Payments continued to flood in to Nerez and Kashaya over the years to come, much to the anger of Mrs Grant.
It eventually drove a wedge in the marriage of 60 years and led Mrs Grant to attempt in 2011 to sever the joint tenancies of the properties she and her husband owned.
Instead, Dr Grant and Mrs Grant went through mediation and agreed to sell the three houses they owned in NSW, pocketing more than $3.4million each.
In 2012, Mrs Grant cut both Nerez and Kashaya out of her will.
The court heard how in or around 2014 a ‘power struggle’ emerged between Nerez and Kashaya for control over Dr Grant’s mother. Nerez won.
By the time his wife died in May 2017, Dr Grant was living in a nursing home and after decades of family infighting he admitted to his son he had regrets about the control he had given his daughter over his life.
‘Nerez has isolated me from her [Mrs Grant] and my children,’ Dr Grant told his son.
Just a few months later Nerez – who was now in control of her elderly father’s estate – transferred a home owned by Dr Grant at Killcare into Kashaya’s name.
Kashaya then leased it back to her mother on a lifelong deal.
The court heard that Mrs Williams (right) knew a letter signing a $900,000 home over from her grandfather to her was forged. She was slammed by Justice Slattery as an ‘unreliable witness’
Credit card payments from Dr Grant went not just to Kashaya, but also to her business Kashaya & Co, which recently put together the gender reveal party for Bachelor couple Anna Heinrich and Tim Robards
This mansion overlooking Sydney Harbour was the family home for Dr and Mrs Grant after they moved to Sydney in the 1990s. Dr Grant took sole control of the home in 2013 for $2.1 million
When questioned about this in court Nerez claimed that Dr Grant always wanted the home to be gifted to Kashaya, but for her to live there to ‘have a roof over her head’.
‘It is what my father wanted. He had verbally said it numerous times. I even had very small notes from him written that he would – I can’t find those,’ she claimed in court.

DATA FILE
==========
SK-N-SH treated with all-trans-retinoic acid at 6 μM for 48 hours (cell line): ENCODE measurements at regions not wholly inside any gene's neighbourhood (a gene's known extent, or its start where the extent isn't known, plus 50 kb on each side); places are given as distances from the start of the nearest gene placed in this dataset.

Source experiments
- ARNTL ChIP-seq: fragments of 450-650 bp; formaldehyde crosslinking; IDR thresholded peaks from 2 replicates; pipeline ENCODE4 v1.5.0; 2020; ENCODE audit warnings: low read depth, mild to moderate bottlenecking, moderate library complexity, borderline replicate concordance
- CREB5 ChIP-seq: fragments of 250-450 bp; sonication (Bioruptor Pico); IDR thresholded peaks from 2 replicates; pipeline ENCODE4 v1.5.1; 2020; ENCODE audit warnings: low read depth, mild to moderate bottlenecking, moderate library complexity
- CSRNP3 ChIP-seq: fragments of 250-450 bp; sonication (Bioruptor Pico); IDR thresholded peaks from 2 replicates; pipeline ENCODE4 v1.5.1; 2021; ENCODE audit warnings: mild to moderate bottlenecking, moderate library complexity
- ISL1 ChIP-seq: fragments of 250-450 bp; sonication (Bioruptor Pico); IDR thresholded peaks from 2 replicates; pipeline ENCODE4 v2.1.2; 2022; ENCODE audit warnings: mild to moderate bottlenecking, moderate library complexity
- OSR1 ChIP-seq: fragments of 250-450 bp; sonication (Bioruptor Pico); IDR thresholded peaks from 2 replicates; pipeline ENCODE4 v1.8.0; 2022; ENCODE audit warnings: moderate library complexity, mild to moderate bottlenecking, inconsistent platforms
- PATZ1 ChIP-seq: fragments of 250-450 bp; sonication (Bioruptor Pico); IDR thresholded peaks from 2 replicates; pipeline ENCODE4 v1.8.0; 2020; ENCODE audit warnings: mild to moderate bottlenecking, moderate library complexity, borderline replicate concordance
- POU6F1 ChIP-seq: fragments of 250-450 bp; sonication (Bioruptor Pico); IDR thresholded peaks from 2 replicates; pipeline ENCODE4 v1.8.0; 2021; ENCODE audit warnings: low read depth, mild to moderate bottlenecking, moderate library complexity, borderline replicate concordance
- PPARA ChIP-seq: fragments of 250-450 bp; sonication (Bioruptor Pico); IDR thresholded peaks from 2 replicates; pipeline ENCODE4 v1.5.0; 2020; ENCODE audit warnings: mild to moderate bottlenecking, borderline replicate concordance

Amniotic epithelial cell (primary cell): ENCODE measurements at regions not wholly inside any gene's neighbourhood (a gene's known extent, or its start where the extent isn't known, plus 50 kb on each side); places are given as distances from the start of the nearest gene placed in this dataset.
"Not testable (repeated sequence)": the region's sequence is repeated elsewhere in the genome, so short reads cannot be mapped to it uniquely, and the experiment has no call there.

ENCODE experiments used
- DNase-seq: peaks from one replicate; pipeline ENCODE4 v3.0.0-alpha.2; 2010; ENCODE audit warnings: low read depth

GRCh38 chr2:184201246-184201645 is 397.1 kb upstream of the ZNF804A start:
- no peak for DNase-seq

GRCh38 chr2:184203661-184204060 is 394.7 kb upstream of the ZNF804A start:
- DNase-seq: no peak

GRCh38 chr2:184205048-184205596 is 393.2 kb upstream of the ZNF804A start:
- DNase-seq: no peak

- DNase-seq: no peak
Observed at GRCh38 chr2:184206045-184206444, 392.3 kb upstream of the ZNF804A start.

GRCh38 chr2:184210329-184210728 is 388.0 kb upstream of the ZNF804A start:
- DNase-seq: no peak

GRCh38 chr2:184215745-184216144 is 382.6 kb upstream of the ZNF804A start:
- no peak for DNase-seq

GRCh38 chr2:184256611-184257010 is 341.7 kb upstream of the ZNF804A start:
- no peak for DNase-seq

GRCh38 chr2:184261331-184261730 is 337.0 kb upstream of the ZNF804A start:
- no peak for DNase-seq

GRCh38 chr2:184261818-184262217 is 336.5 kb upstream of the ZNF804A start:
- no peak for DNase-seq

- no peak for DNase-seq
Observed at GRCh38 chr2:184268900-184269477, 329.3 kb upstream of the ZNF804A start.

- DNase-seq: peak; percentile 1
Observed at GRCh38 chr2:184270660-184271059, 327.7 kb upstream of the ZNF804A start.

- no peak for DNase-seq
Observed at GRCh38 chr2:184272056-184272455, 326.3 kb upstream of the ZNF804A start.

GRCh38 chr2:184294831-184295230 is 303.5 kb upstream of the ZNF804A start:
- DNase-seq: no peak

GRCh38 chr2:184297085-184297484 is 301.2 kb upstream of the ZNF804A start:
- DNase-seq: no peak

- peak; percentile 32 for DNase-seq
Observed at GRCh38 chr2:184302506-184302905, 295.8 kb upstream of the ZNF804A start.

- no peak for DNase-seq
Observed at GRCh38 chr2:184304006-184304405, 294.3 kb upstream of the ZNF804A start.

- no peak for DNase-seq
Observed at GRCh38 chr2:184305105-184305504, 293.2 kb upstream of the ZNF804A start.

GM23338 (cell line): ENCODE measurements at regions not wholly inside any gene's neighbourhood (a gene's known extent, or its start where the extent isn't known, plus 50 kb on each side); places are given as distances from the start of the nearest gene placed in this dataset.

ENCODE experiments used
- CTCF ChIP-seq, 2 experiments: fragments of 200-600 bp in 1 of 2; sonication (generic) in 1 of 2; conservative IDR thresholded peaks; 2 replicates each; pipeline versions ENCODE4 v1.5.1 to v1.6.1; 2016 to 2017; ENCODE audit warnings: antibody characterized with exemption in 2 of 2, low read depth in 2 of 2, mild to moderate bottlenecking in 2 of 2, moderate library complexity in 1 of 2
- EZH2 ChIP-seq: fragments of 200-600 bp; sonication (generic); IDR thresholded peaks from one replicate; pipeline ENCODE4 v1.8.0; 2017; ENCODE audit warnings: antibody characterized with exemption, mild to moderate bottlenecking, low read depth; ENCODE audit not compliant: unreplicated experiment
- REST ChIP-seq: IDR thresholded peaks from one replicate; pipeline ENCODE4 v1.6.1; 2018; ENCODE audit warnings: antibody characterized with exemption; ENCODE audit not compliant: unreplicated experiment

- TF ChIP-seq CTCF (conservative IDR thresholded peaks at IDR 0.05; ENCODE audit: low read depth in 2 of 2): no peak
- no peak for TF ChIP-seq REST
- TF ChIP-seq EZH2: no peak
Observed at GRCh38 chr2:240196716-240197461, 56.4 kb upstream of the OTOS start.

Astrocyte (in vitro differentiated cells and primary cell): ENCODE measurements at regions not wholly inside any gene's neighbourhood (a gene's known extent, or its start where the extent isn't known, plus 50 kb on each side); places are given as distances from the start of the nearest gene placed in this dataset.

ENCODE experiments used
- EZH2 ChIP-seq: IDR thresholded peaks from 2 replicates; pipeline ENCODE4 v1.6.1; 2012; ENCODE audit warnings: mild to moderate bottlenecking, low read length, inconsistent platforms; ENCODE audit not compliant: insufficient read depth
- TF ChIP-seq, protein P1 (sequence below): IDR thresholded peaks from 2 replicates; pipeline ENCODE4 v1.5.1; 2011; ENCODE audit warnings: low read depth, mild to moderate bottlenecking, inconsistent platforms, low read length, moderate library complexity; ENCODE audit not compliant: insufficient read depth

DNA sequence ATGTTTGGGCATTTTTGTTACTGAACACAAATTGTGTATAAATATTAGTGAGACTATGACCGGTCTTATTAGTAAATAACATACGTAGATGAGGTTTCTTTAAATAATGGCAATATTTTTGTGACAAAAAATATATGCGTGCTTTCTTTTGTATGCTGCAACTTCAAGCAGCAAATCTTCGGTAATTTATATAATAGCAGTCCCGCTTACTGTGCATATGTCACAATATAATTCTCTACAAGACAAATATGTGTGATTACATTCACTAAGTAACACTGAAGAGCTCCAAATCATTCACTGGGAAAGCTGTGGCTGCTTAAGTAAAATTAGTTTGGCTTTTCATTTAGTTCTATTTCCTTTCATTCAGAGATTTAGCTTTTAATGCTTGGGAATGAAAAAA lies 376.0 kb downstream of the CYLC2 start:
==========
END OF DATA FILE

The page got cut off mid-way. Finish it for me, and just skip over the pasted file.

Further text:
‘I found a copy of a note that he said he wanted that. So, that was his wishes: to have that property transferred to Kashaya and for me to live there.’
Nerez and Kashaya also produced a letter they claimed was from him, but the court found that Dr Grant’s signature had been forged.
‘Apart from the word “Alan” which does appear to be in Dr Grant’s handwriting, the rest of the 10 April 2016 document is typed,’ Justice Slattery found.
Overall the court heard that Dr Grant had transferred a total of $373,703 to Kashaya, her husband Mr Williams or to their event planning business Kashaya & Co.
That came in addition to the overseas trips and paying for her education at a Sydney private school, with the court hearing Dr Grant had taken up a father figure role in her life.
One of their regular customers, Anna Heinrich poses with a bouquet of flowers from Kashaya & Co
Handing down his judgement in the NSW Supreme Court (pictured), Justice Michael Slattery ruled that Nerez pay back $100,000 and Kashaya forfeit the $900,000 Killcare property
Dr Grant passed away in November 2019, aged 98.
Despite referencing a long history of potentially dishonest behaviour by Kashaya and her mother, Justice Slattery was only ordered to rule on a single transfer of $100,000 received by Nerez and the Killcare property.
He ruled that Nerez pay back the $100,000, plus $34,700 in compensation, and that Kashaya forfeit the Killcare property.
Kashaya had already repaid $60,000 transferred from Dr Grant’s account to her by her mother.
In total more than a dozen witnesses, many family members or close friends, were in court to give evidence during the lengthy trial.
Separate court proceedings over the probate of Dr Grant’s will are ongoing.
Kashaya Williams told Daily Mail Australia she was appealing against the decision of the NSW Supreme Court.